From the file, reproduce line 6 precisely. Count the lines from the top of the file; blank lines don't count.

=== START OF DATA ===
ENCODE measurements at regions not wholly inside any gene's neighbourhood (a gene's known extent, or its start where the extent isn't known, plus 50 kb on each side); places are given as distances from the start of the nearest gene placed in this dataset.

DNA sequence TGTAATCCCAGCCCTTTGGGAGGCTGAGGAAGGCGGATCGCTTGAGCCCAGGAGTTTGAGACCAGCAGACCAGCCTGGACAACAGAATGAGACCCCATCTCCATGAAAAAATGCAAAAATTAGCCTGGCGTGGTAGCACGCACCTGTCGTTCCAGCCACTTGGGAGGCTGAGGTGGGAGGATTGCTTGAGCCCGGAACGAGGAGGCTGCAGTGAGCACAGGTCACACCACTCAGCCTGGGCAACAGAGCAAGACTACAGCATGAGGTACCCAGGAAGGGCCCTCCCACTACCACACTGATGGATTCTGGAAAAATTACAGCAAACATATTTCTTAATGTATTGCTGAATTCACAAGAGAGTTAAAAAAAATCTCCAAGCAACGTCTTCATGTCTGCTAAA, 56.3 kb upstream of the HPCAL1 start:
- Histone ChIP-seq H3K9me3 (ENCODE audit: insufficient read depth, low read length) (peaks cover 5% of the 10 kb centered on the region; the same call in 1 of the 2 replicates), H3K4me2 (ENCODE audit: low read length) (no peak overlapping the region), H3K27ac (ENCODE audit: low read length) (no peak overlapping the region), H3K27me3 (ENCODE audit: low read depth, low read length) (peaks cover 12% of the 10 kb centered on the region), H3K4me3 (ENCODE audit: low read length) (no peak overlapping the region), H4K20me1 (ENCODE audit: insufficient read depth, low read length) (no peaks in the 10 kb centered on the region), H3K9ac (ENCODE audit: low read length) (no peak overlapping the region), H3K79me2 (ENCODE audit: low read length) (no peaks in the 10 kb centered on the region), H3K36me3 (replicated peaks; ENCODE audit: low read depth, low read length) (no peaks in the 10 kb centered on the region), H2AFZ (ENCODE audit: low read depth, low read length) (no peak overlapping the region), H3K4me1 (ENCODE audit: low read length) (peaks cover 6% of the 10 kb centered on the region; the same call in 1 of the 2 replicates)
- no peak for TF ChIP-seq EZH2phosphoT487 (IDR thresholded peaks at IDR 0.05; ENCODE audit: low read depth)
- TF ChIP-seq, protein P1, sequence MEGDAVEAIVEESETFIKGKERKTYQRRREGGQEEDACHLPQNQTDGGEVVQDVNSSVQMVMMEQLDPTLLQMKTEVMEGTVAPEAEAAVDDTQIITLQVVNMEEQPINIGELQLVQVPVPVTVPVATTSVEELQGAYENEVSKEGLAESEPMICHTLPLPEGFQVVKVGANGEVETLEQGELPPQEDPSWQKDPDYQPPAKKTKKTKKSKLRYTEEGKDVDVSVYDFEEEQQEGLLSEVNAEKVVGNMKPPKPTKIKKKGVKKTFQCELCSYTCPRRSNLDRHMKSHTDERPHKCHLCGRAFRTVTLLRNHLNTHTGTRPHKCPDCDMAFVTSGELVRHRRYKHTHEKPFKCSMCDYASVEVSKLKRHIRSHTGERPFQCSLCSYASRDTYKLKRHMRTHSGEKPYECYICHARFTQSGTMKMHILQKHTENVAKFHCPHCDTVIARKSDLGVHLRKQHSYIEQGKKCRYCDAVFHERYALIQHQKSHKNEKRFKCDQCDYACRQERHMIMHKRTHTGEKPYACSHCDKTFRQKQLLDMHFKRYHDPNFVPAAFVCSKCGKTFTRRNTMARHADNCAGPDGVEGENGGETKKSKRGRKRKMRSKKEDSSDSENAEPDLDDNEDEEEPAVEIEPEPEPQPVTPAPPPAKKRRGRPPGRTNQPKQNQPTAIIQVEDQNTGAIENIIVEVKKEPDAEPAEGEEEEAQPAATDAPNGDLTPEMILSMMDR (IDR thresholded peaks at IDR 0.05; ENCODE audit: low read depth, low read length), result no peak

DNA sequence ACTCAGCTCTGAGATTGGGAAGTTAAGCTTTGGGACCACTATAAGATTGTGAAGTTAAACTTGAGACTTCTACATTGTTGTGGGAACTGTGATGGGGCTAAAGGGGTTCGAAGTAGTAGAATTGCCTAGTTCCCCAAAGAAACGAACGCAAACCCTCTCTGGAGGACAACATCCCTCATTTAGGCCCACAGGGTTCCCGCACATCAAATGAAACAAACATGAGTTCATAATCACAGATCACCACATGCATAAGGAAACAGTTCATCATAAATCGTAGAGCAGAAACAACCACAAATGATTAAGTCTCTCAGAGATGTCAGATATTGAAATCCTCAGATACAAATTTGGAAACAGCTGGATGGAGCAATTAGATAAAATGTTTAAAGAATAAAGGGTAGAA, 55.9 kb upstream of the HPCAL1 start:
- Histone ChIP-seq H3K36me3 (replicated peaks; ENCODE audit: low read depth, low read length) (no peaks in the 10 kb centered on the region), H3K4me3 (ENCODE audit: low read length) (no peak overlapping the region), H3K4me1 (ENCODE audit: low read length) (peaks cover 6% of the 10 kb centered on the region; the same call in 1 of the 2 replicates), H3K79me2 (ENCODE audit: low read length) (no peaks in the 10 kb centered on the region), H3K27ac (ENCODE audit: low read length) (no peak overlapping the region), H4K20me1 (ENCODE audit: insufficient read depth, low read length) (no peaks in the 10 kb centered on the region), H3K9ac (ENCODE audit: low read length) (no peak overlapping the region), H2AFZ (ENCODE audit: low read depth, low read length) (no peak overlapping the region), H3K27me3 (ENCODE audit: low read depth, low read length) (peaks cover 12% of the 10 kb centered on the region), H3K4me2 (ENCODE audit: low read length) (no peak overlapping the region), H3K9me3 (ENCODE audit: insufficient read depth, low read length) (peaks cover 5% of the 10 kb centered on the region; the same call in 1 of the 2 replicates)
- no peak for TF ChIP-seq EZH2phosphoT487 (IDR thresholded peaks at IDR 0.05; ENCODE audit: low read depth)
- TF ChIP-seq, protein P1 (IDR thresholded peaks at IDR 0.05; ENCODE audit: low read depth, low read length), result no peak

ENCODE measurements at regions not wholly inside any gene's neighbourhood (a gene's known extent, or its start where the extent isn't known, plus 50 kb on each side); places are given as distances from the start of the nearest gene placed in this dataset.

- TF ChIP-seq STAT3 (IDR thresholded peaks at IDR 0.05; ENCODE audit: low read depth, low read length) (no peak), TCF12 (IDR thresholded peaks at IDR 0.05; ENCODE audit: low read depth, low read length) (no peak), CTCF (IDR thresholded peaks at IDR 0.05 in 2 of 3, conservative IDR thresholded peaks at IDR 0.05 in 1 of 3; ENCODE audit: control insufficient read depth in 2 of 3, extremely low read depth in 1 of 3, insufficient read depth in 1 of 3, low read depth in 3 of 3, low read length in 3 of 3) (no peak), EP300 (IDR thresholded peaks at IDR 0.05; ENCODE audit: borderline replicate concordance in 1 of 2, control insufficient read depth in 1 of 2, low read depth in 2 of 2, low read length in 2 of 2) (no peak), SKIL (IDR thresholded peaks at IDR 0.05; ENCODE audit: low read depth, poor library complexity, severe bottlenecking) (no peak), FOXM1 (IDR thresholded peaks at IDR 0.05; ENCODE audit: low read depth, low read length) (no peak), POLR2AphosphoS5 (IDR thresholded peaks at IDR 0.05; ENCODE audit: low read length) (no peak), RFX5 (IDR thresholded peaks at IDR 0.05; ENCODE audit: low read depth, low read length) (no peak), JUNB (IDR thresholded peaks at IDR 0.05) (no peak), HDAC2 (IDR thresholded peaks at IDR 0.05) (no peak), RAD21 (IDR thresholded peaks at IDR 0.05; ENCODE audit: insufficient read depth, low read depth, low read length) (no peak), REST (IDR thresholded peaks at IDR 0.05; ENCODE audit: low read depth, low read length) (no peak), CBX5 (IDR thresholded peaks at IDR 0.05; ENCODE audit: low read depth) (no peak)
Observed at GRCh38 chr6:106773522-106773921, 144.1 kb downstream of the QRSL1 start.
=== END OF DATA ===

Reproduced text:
DNA sequence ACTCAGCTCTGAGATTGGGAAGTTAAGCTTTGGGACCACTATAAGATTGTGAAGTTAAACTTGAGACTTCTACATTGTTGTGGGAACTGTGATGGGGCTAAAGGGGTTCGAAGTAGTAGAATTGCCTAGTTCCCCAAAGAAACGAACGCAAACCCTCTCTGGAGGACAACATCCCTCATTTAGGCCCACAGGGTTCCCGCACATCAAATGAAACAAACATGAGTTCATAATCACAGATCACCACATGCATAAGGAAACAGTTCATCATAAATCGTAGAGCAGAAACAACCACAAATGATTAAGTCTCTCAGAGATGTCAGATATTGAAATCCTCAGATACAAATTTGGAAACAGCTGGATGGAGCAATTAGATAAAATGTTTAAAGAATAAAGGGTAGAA, 55.9 kb upstream of the HPCAL1 start: